In the latest – summer 2020 – edition of the newsletter, the key points that make the YAKSHA software unique and unlike any other software on the market, were presented. We asked our technical project partners to explain their vision about the platform.
What is the YAKSHA software?
YAKSHA is an innovative cybersecurity intelligence gathering tool that allows organisations to easily deploy and monitor large numbers of honeypot virtual machines acting both as threat samples generators and deception decoys for the actual services the organisation runs exposed on the internet.
How is it unique and different from other existing softwares?
YAKSHA employs some features seen for the first time in cybersecurity solutions:
- Rapid setting up, deployment and management of honeypots Virtual Machines, in small or large numbers
- Fully automated malware sample analysis, both static and dynamic
- Automated, unsupervised machine learning analysis of attack patterns by clustering the samples and individuation of the prototypes for each
- Sharing of information (according to strict and flexible policies) between YAKSHA installations (“nodes”) in a fully distributed architecture
Could you describe the functionality of the YAKSHA software?
- Through a web interface the user is able to create and expose to the Internet virtual honeypots ready to go. Supported Operating Systems range from Linux (in various flavours) to MS Windows, to Android. They are free to install on the newly created honeypots aby application they see fit, connecting through standard protocols like SSH or RDP.
- YAKSHA honeypots are automatically monitored for changes in the filesystem that could reveal potential malware. File monitoring agents were developed from scratch for the Microsoft Windows environment; for Linux and Android open source solutions with special customisations. Malware samples are collected every time a change is detected;
- Every sample file collected is fed through a queue mechanism on the backend where its behaviour is automatically analysed in a “sandbox” safe environment. The sample is classified as malware or as safe. For the Android-based honeypots a similar sandbox environment is used.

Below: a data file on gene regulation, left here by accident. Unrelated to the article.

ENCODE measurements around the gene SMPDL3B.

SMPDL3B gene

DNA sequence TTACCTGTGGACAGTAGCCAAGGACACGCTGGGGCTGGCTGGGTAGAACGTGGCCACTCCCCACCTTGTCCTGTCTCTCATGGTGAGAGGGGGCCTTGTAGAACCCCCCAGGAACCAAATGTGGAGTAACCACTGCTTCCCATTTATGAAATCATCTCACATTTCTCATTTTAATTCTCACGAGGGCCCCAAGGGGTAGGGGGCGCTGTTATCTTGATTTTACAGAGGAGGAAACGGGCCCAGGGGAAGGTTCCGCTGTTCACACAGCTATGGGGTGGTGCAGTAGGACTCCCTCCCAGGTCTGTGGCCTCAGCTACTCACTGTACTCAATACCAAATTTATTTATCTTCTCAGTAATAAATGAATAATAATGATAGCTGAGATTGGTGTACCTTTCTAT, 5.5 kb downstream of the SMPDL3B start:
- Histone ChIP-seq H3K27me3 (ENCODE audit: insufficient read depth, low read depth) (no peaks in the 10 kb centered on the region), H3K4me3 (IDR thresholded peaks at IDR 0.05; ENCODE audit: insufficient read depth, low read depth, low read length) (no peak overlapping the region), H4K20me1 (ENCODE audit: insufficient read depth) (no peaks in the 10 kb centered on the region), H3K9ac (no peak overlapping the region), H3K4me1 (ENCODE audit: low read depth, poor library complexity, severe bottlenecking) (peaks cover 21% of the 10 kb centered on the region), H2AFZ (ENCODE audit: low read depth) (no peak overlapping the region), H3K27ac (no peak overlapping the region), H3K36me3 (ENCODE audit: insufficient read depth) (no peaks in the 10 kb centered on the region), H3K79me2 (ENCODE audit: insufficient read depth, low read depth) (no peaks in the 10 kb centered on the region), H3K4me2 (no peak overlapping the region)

- Details on all samples and the analysis result are displayed in the GUI and are part of the datasets generated.
- The results of the automated malware analysis (system calls in particular, that describe the actual malware behaviour) are the input of a clustering Machine Learning model that groups the samples according to similarities in their behaviour. Each cluster represents a family of similarly-behaved malware samples. A prototype is automatically individuated by the Machine Learning model for each cluster.
- The end results from the clustering module allow the YAKSHA platform to show clearly the macro-trends in malware threats, in particular geographical regions or single countries, providing very valuable intelligence.
The second end-user event has been postponed due to the COVID-19 outbreak. Could you please expand on how the software is planned to be presented at this final event of the project and what is your vision for the future?
The complete platform’s functionality will be presented to the ambassadors’ community and other participants, focusing on the automated malware analysis feature and the malware clustering results.
The end goal will be to show the data gathering and Machine Learning features.
The long-term plan is that the IPR owners relevant to the platform will bring the service to market in the framework of the YAKSHA Exploitation Agreement.